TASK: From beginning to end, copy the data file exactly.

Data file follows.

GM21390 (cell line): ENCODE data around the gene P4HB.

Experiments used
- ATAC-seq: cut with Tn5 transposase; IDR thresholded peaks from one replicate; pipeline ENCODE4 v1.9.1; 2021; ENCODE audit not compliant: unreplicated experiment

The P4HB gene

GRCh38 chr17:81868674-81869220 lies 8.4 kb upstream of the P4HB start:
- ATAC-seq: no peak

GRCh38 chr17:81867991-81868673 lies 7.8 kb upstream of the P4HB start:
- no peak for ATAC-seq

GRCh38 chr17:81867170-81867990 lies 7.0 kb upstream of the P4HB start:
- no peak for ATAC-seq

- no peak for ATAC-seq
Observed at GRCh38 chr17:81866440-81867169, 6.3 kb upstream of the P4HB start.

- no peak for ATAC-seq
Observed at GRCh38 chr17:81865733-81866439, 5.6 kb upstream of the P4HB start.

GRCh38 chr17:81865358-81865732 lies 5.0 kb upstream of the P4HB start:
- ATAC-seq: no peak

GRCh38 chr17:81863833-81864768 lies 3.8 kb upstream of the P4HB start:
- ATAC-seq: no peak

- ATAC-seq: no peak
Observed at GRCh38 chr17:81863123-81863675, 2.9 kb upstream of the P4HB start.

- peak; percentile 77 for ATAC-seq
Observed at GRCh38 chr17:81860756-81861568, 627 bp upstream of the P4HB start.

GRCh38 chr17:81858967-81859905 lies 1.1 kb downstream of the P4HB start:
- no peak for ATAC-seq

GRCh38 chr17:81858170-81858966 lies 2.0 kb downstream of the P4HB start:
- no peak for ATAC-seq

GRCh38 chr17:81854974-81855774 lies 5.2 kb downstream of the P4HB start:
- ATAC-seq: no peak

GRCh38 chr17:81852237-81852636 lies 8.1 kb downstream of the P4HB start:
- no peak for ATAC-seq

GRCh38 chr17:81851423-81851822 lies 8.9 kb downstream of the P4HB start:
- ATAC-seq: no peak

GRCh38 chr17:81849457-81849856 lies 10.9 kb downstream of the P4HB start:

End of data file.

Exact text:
GM21390 (cell line): ENCODE data around the gene P4HB.

Experiments used
- ATAC-seq: cut with Tn5 transposase; IDR thresholded peaks from one replicate; pipeline ENCODE4 v1.9.1; 2021; ENCODE audit not compliant: unreplicated experiment

The P4HB gene

GRCh38 chr17:81868674-81869220 lies 8.4 kb upstream of the P4HB start:
- ATAC-seq: no peak

GRCh38 chr17:81867991-81868673 lies 7.8 kb upstream of the P4HB start:
- no peak for ATAC-seq

GRCh38 chr17:81867170-81867990 lies 7.0 kb upstream of the P4HB start:
- no peak for ATAC-seq

- no peak for ATAC-seq
Observed at GRCh38 chr17:81866440-81867169, 6.3 kb upstream of the P4HB start.

- no peak for ATAC-seq
Observed at GRCh38 chr17:81865733-81866439, 5.6 kb upstream of the P4HB start.

GRCh38 chr17:81865358-81865732 lies 5.0 kb upstream of the P4HB start:
- ATAC-seq: no peak

GRCh38 chr17:81863833-81864768 lies 3.8 kb upstream of the P4HB start:
- ATAC-seq: no peak

- ATAC-seq: no peak
Observed at GRCh38 chr17:81863123-81863675, 2.9 kb upstream of the P4HB start.

- peak; percentile 77 for ATAC-seq
Observed at GRCh38 chr17:81860756-81861568, 627 bp upstream of the P4HB start.

GRCh38 chr17:81858967-81859905 lies 1.1 kb downstream of the P4HB start:
- no peak for ATAC-seq

GRCh38 chr17:81858170-81858966 lies 2.0 kb downstream of the P4HB start:
- no peak for ATAC-seq

GRCh38 chr17:81854974-81855774 lies 5.2 kb downstream of the P4HB start:
- ATAC-seq: no peak

GRCh38 chr17:81852237-81852636 lies 8.1 kb downstream of the P4HB start:
- no peak for ATAC-seq

GRCh38 chr17:81851423-81851822 lies 8.9 kb downstream of the P4HB start:
- ATAC-seq: no peak

GRCh38 chr17:81849457-81849856 lies 10.9 kb downstream of the P4HB start: